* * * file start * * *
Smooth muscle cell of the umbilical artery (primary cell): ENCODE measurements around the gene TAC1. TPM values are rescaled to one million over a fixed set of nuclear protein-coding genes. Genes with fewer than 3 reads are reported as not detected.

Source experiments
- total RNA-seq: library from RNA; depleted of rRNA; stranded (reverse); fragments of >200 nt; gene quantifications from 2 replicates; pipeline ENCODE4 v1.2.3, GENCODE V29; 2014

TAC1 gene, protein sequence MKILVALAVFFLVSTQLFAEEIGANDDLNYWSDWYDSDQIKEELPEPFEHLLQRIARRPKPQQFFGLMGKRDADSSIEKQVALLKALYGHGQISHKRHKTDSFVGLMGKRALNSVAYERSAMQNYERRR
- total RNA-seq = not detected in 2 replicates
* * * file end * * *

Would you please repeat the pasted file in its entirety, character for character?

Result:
Smooth muscle cell of the umbilical artery (primary cell): ENCODE measurements around the gene TAC1. TPM values are rescaled to one million over a fixed set of nuclear protein-coding genes. Genes with fewer than 3 reads are reported as not detected.

Source experiments
- total RNA-seq: library from RNA; depleted of rRNA; stranded (reverse); fragments of >200 nt; gene quantifications from 2 replicates; pipeline ENCODE4 v1.2.3, GENCODE V29; 2014

TAC1 gene, protein sequence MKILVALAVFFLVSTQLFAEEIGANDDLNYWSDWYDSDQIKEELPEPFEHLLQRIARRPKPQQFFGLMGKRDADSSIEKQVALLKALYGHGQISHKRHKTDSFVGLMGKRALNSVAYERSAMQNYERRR
- total RNA-seq = not detected in 2 replicates